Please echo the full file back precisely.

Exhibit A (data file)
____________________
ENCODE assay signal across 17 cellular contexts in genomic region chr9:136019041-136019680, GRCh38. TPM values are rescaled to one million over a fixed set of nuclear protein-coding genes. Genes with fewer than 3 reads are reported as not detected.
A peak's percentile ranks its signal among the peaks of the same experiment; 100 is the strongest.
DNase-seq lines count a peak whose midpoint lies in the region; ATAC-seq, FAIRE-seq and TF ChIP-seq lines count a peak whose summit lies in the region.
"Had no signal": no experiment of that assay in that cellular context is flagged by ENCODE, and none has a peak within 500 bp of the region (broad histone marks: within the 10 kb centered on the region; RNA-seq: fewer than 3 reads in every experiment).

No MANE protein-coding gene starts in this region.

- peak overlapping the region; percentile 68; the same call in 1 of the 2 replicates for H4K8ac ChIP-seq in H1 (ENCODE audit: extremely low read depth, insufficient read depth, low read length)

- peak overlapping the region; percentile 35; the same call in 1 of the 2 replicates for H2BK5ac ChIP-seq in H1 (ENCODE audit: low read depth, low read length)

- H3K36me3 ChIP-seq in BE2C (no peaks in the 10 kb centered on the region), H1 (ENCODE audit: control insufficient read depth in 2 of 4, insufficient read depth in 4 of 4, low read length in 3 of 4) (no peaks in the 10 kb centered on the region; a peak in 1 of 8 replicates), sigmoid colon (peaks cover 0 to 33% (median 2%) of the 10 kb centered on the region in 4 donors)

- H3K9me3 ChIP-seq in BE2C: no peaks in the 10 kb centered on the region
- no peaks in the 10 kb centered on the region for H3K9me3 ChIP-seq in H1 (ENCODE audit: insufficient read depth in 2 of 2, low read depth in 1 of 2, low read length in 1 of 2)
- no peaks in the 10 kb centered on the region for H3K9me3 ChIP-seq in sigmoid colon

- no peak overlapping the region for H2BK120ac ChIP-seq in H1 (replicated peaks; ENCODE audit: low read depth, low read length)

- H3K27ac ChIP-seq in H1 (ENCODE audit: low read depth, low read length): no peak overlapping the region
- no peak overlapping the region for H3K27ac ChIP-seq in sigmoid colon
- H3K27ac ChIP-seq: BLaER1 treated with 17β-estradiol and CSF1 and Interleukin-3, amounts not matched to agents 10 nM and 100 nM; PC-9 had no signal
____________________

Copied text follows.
ENCODE assay signal across 17 cellular contexts in genomic region chr9:136019041-136019680, GRCh38. TPM values are rescaled to one million over a fixed set of nuclear protein-coding genes. Genes with fewer than 3 reads are reported as not detected.
A peak's percentile ranks its signal among the peaks of the same experiment; 100 is the strongest.
DNase-seq lines count a peak whose midpoint lies in the region; ATAC-seq, FAIRE-seq and TF ChIP-seq lines count a peak whose summit lies in the region.
"Had no signal": no experiment of that assay in that cellular context is flagged by ENCODE, and none has a peak within 500 bp of the region (broad histone marks: within the 10 kb centered on the region; RNA-seq: fewer than 3 reads in every experiment).

No MANE protein-coding gene starts in this region.

- peak overlapping the region; percentile 68; the same call in 1 of the 2 replicates for H4K8ac ChIP-seq in H1 (ENCODE audit: extremely low read depth, insufficient read depth, low read length)

- peak overlapping the region; percentile 35; the same call in 1 of the 2 replicates for H2BK5ac ChIP-seq in H1 (ENCODE audit: low read depth, low read length)

- H3K36me3 ChIP-seq in BE2C (no peaks in the 10 kb centered on the region), H1 (ENCODE audit: control insufficient read depth in 2 of 4, insufficient read depth in 4 of 4, low read length in 3 of 4) (no peaks in the 10 kb centered on the region; a peak in 1 of 8 replicates), sigmoid colon (peaks cover 0 to 33% (median 2%) of the 10 kb centered on the region in 4 donors)

- H3K9me3 ChIP-seq in BE2C: no peaks in the 10 kb centered on the region
- no peaks in the 10 kb centered on the region for H3K9me3 ChIP-seq in H1 (ENCODE audit: insufficient read depth in 2 of 2, low read depth in 1 of 2, low read length in 1 of 2)
- no peaks in the 10 kb centered on the region for H3K9me3 ChIP-seq in sigmoid colon

- no peak overlapping the region for H2BK120ac ChIP-seq in H1 (replicated peaks; ENCODE audit: low read depth, low read length)

- H3K27ac ChIP-seq in H1 (ENCODE audit: low read depth, low read length): no peak overlapping the region
- no peak overlapping the region for H3K27ac ChIP-seq in sigmoid colon
- H3K27ac ChIP-seq: BLaER1 treated with 17β-estradiol and CSF1 and Interleukin-3, amounts not matched to agents 10 nM and 100 nM; PC-9 had no signal